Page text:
When Karen Dale Dustman says she gets a "little charge" every time she installs a new light switch, she's talking about exhilaration, not electrocution.
The author of "The Woman's Fix-It Book: Incredibly Simple Weekend Projects & Everyday Home Repair" (Chandler House Press), Ms. Dustman grew up in a home where the family tool kit consisted of a hammer and a couple of screwdrivers.
"For anyone to pick up one of those tools was kind of a major event," she relates.
Dustman shares this to explain a sea change she and other women are experiencing as they head to home-improvement stores, not simply in search of thumb tacks and shelf paper, but hammers, insulation, and lumber. Call it empowerment via power tools.
Or by pliers, since in Dustman's book - designed to appeal to women with a glossary, less technical drawings, and scattered tips and cautions - the emphasis is on imparting basic skills, such as replacing washers, not whole new faucets.
For the book's second and third printings, a starburst on the cover states, "Easy to use for men too." Targeting female readers, though, makes increasingly good sense.
The National Retail Hardware Association reports that nearly half of home-improvement purchases are made by women. In an Owens Corning company survey, almost 75 percent of the women said they are as good as men at home improvements.
Dustman says her own conversion to competent tool wielder was a matter of necessity. During the 1980s she owned run-down rental properties in Los Angeles.
A lawyer by day, she got a crash course in home repairs at night and on weekends by talking with trade professionals and watching over a friend's shoulder.
Despite obtuse technical drawings found in construction tomes, she discovered that household repairs aren't rocket science.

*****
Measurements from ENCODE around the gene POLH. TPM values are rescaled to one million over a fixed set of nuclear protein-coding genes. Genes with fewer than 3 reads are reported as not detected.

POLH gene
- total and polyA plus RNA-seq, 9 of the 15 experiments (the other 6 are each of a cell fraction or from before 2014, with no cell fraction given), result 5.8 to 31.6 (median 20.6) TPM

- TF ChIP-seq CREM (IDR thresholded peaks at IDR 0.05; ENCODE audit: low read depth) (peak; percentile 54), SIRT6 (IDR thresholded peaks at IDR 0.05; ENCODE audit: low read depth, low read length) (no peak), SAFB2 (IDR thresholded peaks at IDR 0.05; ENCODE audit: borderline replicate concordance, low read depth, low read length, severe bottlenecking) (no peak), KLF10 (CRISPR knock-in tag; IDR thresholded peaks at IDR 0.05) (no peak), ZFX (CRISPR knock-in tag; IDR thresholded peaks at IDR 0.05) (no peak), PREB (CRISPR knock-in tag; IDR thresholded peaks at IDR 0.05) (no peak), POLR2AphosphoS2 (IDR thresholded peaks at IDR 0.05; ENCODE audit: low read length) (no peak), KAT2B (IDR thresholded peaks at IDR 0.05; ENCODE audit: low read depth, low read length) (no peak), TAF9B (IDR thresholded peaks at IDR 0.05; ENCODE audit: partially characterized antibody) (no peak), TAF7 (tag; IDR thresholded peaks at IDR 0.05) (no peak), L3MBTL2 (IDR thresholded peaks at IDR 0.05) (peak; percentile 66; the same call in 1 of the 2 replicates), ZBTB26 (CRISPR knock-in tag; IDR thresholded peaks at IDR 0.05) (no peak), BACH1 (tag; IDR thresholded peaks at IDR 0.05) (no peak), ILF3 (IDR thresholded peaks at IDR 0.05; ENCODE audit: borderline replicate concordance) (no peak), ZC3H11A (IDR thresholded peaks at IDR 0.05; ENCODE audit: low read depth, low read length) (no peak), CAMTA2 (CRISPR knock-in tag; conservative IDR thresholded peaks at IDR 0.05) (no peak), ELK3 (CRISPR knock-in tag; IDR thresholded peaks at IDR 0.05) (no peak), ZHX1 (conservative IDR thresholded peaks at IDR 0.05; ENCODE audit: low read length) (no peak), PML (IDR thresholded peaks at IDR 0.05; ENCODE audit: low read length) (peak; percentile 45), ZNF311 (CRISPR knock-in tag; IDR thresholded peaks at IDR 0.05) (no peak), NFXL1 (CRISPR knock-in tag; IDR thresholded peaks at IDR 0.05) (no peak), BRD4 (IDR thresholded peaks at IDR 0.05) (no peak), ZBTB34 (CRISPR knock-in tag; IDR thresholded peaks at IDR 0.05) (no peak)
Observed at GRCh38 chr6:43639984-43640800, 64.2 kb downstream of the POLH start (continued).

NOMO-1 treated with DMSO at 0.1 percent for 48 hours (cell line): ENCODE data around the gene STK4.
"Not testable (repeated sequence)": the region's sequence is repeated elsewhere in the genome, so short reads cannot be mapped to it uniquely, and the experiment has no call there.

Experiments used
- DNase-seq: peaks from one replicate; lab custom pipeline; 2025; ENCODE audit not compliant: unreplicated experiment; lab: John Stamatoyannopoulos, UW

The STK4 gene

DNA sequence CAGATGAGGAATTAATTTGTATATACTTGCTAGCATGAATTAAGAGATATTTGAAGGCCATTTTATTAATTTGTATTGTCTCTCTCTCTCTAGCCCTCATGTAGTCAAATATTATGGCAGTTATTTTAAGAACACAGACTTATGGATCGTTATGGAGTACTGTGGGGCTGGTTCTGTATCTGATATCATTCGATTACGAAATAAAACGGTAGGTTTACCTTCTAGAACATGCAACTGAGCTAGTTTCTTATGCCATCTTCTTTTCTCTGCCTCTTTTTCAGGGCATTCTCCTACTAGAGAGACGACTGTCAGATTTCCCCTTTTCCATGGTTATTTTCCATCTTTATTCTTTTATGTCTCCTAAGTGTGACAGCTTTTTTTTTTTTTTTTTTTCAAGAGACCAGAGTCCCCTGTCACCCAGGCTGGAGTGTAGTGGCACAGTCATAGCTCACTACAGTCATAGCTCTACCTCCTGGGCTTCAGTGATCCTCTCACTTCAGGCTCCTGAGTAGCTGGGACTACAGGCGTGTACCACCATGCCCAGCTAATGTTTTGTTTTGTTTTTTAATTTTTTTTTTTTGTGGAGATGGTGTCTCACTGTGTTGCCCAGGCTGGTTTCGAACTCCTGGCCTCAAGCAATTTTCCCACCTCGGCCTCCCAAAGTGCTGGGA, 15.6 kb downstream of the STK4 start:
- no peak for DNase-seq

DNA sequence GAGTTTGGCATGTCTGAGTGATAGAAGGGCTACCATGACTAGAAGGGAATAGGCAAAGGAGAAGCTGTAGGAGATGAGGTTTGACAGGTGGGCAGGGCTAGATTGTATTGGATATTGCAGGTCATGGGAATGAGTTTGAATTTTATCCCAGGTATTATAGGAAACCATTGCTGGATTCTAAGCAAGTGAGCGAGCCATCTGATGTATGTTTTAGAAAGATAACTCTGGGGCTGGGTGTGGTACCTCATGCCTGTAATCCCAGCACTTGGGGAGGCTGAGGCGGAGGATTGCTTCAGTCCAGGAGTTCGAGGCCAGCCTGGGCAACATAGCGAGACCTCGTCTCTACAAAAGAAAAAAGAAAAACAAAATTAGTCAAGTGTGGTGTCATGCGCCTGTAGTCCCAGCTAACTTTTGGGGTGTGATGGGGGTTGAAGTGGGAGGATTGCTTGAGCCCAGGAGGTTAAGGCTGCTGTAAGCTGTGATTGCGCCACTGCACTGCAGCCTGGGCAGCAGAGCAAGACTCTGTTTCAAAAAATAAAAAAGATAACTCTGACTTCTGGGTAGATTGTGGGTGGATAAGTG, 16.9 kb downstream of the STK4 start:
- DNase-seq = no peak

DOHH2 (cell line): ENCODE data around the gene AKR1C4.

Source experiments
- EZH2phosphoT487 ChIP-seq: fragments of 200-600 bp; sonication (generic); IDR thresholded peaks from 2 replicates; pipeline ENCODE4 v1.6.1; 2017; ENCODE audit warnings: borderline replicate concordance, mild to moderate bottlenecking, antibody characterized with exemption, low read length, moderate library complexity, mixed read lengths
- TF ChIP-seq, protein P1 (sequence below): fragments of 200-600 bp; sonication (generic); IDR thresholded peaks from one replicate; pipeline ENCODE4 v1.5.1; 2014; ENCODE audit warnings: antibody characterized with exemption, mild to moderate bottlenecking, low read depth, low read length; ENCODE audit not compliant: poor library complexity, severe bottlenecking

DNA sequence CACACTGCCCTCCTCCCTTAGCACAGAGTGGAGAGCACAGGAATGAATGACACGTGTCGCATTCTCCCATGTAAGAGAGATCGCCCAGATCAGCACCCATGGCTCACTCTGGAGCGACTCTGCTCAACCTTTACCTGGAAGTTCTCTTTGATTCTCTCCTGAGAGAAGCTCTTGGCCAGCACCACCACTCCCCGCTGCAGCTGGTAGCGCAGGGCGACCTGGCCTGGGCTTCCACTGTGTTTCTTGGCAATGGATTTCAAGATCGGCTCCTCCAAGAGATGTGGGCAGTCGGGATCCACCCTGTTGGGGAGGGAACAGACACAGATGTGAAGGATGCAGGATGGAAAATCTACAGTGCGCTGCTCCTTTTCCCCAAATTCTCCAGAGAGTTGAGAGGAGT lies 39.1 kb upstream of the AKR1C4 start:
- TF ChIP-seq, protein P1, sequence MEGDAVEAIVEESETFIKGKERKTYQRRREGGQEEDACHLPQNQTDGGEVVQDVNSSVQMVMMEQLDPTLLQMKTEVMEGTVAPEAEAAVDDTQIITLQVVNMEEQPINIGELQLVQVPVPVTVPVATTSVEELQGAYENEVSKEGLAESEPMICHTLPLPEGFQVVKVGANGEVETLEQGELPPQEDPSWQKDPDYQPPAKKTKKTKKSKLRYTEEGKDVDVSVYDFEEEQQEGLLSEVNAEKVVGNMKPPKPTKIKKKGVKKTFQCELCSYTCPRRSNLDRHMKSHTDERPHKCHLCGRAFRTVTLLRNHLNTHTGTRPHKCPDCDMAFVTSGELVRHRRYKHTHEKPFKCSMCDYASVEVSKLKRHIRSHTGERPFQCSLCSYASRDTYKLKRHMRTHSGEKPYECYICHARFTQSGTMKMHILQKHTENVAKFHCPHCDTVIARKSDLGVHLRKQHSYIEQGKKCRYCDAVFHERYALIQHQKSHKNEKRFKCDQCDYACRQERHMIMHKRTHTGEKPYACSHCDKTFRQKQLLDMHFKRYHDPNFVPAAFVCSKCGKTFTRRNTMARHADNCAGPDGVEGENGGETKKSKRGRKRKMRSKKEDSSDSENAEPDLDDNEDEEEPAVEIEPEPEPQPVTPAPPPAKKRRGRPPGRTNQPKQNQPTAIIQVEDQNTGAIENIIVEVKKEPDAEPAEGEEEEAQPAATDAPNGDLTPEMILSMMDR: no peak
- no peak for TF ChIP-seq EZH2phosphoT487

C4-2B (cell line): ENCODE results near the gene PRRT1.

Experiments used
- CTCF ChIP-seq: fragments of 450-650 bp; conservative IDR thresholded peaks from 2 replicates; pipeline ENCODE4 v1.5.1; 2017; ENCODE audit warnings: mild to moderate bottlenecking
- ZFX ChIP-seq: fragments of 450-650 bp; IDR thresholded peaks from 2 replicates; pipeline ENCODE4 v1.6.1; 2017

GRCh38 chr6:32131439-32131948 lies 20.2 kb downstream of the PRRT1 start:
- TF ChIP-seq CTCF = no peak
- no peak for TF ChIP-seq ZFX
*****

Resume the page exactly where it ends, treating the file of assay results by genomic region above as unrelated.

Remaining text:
"You needn't have learned any of it at your father's - or mother's knee," she concluded. "You can acquire what you need to know project by project."
She furthered her education by helping to build a couple of homes, doing electrical work, laying tile, and tackling much of the finish carpentry with her husband. She doesn't claim to be an expert the way a full-time contractor is, but when something happens she says she doesn't wait for her husband to take care of it.
"Even if it's something as simple as going out and turning off the water to make sure there is no flood, that's a comfort," she says. To this end, she devotes a whole chapter to coping with household emergencies and hazards.
"It probably takes years before you can tackle anything and everything," she says, "but some of the more introductory projects, something like changing a dimmer switch, you can do it once or twice and feel comfortable."
Surveys show that women today are more willing to ask for help or direction than men, are more patient, more detail-oriented, better at researching projects, and more fiscally conservative.
"Sure, some women are only going to the wallpaper section," Dustman says, "but they're having a large input, even if it's only in the selection of materials for the project. They're more involved in the decisionmaking than they used to be."
A good way to increase one's fix-it abilities, Dustman says, is to find a friend who is tackling a major remodeling project. "Hang out and watch what they are doing," she suggests.
Another strategy is to ask questions when repair people or contractors visit your home. "If you don't intrude too badly, they usually don't mind."
Asked if she has any favorite tools, Dustman mentions two: a cordless, variable-speed driver-drill and a 4-inch hacksaw. The saw, she says, is handy for everything from cutting toilet bolts to vinyl blinds.